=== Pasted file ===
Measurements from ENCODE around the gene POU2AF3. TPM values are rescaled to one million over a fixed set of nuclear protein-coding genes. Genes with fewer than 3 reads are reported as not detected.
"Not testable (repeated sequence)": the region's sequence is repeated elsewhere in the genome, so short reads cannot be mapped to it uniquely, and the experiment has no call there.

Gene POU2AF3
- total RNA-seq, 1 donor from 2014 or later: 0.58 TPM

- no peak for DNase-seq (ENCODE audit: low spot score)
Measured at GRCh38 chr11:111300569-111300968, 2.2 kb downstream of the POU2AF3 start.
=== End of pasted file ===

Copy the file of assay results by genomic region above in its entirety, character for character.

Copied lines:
Measurements from ENCODE around the gene POU2AF3. TPM values are rescaled to one million over a fixed set of nuclear protein-coding genes. Genes with fewer than 3 reads are reported as not detected.
"Not testable (repeated sequence)": the region's sequence is repeated elsewhere in the genome, so short reads cannot be mapped to it uniquely, and the experiment has no call there.

Gene POU2AF3
- total RNA-seq, 1 donor from 2014 or later: 0.58 TPM

- no peak for DNase-seq (ENCODE audit: low spot score)
Measured at GRCh38 chr11:111300569-111300968, 2.2 kb downstream of the POU2AF3 start.